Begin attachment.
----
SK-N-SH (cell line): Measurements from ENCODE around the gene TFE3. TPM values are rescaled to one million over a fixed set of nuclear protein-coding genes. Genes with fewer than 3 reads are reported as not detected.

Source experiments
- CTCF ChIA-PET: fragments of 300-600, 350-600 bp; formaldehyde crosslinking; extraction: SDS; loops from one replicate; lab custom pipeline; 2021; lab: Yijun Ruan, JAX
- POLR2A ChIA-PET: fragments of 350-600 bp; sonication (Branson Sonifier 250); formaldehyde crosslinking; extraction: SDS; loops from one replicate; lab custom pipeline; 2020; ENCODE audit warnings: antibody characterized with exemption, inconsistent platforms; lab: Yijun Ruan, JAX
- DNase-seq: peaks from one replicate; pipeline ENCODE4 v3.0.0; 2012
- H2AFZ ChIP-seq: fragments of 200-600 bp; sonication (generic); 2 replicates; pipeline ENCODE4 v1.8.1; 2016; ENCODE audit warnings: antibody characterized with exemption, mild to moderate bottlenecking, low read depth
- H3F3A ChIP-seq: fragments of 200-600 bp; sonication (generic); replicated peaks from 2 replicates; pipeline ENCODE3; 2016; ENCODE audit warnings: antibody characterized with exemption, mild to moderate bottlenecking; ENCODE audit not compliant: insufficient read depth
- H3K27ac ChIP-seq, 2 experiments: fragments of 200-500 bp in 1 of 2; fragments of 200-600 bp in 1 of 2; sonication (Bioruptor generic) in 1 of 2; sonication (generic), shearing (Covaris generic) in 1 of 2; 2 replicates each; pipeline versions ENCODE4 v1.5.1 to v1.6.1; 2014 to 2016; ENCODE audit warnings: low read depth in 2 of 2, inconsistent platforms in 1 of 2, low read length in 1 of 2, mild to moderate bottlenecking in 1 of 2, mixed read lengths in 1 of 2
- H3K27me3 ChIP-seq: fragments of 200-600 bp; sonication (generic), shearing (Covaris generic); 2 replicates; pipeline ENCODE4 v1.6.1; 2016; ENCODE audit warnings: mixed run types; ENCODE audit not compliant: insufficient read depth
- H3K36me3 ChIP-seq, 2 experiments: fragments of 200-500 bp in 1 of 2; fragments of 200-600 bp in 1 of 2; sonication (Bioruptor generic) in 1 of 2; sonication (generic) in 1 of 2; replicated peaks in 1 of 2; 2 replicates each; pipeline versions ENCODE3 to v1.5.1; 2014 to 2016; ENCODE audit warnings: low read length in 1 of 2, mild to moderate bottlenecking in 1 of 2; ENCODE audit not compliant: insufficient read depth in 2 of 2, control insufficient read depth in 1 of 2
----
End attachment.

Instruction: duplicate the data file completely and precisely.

SK-N-SH (cell line): Measurements from ENCODE around the gene TFE3. TPM values are rescaled to one million over a fixed set of nuclear protein-coding genes. Genes with fewer than 3 reads are reported as not detected.

Source experiments
- CTCF ChIA-PET: fragments of 300-600, 350-600 bp; formaldehyde crosslinking; extraction: SDS; loops from one replicate; lab custom pipeline; 2021; lab: Yijun Ruan, JAX
- POLR2A ChIA-PET: fragments of 350-600 bp; sonication (Branson Sonifier 250); formaldehyde crosslinking; extraction: SDS; loops from one replicate; lab custom pipeline; 2020; ENCODE audit warnings: antibody characterized with exemption, inconsistent platforms; lab: Yijun Ruan, JAX
- DNase-seq: peaks from one replicate; pipeline ENCODE4 v3.0.0; 2012
- H2AFZ ChIP-seq: fragments of 200-600 bp; sonication (generic); 2 replicates; pipeline ENCODE4 v1.8.1; 2016; ENCODE audit warnings: antibody characterized with exemption, mild to moderate bottlenecking, low read depth
- H3F3A ChIP-seq: fragments of 200-600 bp; sonication (generic); replicated peaks from 2 replicates; pipeline ENCODE3; 2016; ENCODE audit warnings: antibody characterized with exemption, mild to moderate bottlenecking; ENCODE audit not compliant: insufficient read depth
- H3K27ac ChIP-seq, 2 experiments: fragments of 200-500 bp in 1 of 2; fragments of 200-600 bp in 1 of 2; sonication (Bioruptor generic) in 1 of 2; sonication (generic), shearing (Covaris generic) in 1 of 2; 2 replicates each; pipeline versions ENCODE4 v1.5.1 to v1.6.1; 2014 to 2016; ENCODE audit warnings: low read depth in 2 of 2, inconsistent platforms in 1 of 2, low read length in 1 of 2, mild to moderate bottlenecking in 1 of 2, mixed read lengths in 1 of 2
- H3K27me3 ChIP-seq: fragments of 200-600 bp; sonication (generic), shearing (Covaris generic); 2 replicates; pipeline ENCODE4 v1.6.1; 2016; ENCODE audit warnings: mixed run types; ENCODE audit not compliant: insufficient read depth
- H3K36me3 ChIP-seq, 2 experiments: fragments of 200-500 bp in 1 of 2; fragments of 200-600 bp in 1 of 2; sonication (Bioruptor generic) in 1 of 2; sonication (generic) in 1 of 2; replicated peaks in 1 of 2; 2 replicates each; pipeline versions ENCODE3 to v1.5.1; 2014 to 2016; ENCODE audit warnings: low read length in 1 of 2, mild to moderate bottlenecking in 1 of 2; ENCODE audit not compliant: insufficient read depth in 2 of 2, control insufficient read depth in 1 of 2